A report in the September issue of Archives of Neurology (one of the JAMA/Archives journals) shows that individuals whose occupation involves contact with pesticides appear to have an increased risk of having Parkinson’s disease.
According to background information in the article, the development of Parkinson’s disease related to chemical exposure was identified in the late 20th century. Occupations such as farming, teaching and welding have all since then been proposed to increase the risk of Parkinson’s disease. However, associations have been contradictory. Only a small number of earlier studies have investigated the direct relationship between occupational chemical exposure and disease risk.
The study was the work of Caroline M. Tanner, M.D., Ph.D., of the Parkinson’s Institute, Sunnyvale, Calif., and colleagues. It included 519 individuals with Parkinson’s disease and 511 controls. All participants were the same age and sex and lived in the same location. Their occupational history and exposure to toxins, including solvents and pesticides was surveyed.
Findings showed that working in agriculture, education, health care or welding was not associated with Parkinson’s disease. There was no association with any other specific occupation studied after adjustment for other factors.
Among the patients with Parkinson’s disease, 8.5 percent (44 individuals) reported pesticide exposure compared with 5.3 percent (27 individuals) in the control group. Occupational pesticide exposure was associated with an increased risk of the disease. “Growing evidence suggests a causal association between pesticide use and parkinsonism. However, the term ‘pesticide’ is broad and includes chemicals with varied mechanisms,” the authors explain, “Because few investigations have identified specific pesticides, we studied eight pesticides with high neurotoxic plausibility based on laboratory findings. Use of these pesticides was associated with higher risk of parkinsonism, more than double that in those not exposed.”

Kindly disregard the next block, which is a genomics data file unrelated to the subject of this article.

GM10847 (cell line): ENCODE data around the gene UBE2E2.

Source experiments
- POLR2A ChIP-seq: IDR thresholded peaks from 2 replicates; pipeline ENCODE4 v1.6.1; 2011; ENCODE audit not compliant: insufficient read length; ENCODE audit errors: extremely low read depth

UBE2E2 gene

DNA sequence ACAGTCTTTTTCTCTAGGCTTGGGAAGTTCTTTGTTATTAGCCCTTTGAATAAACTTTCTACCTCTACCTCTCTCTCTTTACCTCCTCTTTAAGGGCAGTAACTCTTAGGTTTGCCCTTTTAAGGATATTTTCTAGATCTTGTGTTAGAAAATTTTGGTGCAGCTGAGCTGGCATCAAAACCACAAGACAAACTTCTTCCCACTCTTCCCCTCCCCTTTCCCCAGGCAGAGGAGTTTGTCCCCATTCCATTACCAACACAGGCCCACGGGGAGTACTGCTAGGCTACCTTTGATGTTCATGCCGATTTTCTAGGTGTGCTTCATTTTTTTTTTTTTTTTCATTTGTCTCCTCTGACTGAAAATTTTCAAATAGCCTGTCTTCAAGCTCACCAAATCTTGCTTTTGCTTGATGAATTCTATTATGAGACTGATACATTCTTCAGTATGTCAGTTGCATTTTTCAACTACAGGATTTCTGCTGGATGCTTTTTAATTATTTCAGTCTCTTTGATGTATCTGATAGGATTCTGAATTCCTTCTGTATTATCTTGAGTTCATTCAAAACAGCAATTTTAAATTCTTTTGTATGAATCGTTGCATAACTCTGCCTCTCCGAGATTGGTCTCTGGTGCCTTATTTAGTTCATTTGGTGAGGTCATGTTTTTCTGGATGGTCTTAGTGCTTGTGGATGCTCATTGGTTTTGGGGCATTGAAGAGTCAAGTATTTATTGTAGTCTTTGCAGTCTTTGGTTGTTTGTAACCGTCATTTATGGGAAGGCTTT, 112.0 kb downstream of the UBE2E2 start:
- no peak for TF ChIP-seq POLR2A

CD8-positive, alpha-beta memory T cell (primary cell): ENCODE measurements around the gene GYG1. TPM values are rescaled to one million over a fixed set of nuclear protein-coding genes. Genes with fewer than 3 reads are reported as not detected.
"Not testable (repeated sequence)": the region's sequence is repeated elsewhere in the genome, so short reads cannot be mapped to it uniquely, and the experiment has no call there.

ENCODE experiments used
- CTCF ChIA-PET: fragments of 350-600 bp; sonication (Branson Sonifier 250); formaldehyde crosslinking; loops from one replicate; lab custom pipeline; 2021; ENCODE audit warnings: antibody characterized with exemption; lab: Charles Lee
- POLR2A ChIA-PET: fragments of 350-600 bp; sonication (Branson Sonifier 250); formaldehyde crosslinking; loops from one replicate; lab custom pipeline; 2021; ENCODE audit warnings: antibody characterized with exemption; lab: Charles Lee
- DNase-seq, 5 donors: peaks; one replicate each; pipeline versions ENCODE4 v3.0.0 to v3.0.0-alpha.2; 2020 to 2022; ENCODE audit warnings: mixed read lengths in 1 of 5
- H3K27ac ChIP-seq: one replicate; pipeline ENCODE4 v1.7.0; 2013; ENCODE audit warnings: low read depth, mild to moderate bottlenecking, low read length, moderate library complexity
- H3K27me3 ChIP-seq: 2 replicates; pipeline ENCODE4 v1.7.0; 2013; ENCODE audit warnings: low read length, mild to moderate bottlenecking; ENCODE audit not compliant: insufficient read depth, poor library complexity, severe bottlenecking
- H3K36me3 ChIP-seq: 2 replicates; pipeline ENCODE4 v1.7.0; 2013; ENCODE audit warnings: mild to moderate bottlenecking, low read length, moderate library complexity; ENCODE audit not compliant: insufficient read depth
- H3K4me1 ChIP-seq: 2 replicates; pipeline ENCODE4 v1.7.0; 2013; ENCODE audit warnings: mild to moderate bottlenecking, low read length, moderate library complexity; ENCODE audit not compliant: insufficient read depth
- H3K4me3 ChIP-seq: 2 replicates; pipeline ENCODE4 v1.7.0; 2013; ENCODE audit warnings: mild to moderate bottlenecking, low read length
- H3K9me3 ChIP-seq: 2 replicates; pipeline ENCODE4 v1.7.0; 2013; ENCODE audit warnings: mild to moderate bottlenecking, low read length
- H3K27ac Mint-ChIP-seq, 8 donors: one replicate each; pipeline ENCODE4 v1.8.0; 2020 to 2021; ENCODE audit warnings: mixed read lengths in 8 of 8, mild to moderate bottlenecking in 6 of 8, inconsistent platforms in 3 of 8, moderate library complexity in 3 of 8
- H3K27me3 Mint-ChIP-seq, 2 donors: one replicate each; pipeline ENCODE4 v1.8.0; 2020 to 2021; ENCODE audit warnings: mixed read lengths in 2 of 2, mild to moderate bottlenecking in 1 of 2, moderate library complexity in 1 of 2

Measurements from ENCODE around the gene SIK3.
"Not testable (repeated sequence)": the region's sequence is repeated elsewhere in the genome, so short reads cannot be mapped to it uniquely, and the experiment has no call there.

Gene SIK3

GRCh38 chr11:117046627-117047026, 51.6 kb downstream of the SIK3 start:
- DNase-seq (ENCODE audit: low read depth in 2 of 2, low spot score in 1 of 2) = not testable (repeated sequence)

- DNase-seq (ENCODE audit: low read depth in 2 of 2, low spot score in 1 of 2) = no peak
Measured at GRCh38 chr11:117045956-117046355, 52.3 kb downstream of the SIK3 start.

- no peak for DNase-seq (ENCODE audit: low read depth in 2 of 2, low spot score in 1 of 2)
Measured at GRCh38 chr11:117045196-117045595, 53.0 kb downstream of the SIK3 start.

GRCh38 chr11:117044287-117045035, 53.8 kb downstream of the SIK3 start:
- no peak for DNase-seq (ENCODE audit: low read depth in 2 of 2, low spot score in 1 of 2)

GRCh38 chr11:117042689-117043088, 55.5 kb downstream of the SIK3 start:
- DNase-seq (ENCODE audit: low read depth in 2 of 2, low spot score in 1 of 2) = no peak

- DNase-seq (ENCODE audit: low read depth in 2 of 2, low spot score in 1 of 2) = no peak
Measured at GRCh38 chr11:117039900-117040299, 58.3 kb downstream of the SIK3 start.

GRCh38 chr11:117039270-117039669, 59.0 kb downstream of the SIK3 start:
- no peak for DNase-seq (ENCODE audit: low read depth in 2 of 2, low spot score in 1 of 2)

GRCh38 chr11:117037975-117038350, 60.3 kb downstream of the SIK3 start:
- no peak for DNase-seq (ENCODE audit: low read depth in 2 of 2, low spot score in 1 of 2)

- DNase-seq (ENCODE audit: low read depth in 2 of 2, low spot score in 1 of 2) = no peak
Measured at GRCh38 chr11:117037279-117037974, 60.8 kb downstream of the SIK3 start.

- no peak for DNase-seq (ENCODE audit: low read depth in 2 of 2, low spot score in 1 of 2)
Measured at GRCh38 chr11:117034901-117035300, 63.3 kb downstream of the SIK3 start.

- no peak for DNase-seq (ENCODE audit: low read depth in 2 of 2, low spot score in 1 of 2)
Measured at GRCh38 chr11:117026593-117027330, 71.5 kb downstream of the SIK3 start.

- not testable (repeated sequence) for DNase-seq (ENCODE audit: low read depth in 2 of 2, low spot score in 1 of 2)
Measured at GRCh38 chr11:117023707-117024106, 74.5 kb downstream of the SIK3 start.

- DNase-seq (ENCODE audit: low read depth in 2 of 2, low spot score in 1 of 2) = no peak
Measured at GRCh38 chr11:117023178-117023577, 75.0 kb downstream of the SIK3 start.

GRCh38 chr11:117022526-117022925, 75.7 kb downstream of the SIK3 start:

Three individual compounds were associated with a more than three-fold increased risk of Parkinson’s disease:
• an organochloride (2,4-dichlorophenoxyacetic acid)
• an herbicide (paraquat)
• an insecticide (permethrin)
In the laboratory, all three have been shown to have effects on dopaminergic neurons which are affected by Parkinson’s disease.
“This convergence of epidemiologic and laboratory data from experimental models of Parkinson’s disease lends credence to a causative role of certain pesticides in the neurodegenerative process,” the authors write in conclusion. “Other pesticide exposures such as hobby gardening, residential exposure, wearing treated garments or dietary intake were not assessed. Because these exposures may affect many more subjects, future attention is warranted.”
Arch Neurol 2009; 66:1106-1113.
Archives of Neurology
Written by Stephanie Brunner (B.A.)